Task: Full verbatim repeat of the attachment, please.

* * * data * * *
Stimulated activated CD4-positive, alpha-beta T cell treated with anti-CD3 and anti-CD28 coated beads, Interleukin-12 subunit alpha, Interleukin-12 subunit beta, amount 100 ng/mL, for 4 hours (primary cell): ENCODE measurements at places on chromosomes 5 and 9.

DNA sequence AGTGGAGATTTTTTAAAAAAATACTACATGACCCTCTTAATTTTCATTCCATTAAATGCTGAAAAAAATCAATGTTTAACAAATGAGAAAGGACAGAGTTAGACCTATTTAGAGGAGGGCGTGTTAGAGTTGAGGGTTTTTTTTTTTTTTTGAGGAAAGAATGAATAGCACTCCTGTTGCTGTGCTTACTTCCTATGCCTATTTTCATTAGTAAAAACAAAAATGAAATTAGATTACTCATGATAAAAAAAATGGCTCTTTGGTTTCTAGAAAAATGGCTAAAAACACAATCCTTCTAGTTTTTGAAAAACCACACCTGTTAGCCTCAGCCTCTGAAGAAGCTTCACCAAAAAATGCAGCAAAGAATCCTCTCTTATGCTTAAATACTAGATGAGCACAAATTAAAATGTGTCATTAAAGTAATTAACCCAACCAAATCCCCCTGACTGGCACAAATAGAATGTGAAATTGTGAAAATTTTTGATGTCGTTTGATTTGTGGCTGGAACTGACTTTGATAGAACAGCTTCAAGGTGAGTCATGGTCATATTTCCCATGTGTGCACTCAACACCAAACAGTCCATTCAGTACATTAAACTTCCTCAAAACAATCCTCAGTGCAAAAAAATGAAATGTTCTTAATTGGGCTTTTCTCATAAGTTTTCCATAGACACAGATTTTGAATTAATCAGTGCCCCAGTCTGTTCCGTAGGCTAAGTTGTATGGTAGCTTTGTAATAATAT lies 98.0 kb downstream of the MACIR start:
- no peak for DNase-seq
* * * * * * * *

Stimulated activated CD4-positive, alpha-beta T cell treated with anti-CD3 and anti-CD28 coated beads, Interleukin-12 subunit alpha, Interleukin-12 subunit beta, amount 100 ng/mL, for 4 hours (primary cell): ENCODE measurements at places on chromosomes 5 and 9.

DNA sequence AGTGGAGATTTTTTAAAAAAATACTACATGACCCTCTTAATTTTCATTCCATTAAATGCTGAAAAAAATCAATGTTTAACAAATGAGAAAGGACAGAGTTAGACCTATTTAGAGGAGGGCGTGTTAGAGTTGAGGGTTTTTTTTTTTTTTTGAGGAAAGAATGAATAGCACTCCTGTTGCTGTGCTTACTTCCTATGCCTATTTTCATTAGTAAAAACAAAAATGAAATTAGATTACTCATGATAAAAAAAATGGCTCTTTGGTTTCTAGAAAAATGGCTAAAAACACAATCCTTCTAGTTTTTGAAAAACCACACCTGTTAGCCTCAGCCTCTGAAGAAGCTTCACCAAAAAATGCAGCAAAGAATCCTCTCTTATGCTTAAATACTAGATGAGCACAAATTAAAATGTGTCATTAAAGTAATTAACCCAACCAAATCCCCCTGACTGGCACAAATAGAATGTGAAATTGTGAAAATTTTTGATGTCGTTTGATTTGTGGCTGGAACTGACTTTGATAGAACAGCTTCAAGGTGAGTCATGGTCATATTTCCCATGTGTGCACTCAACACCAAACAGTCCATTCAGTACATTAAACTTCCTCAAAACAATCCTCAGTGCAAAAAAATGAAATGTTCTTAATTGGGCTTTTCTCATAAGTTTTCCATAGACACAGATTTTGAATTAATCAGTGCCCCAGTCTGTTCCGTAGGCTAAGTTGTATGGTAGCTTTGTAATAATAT lies 98.0 kb downstream of the MACIR start:
- no peak for DNase-seq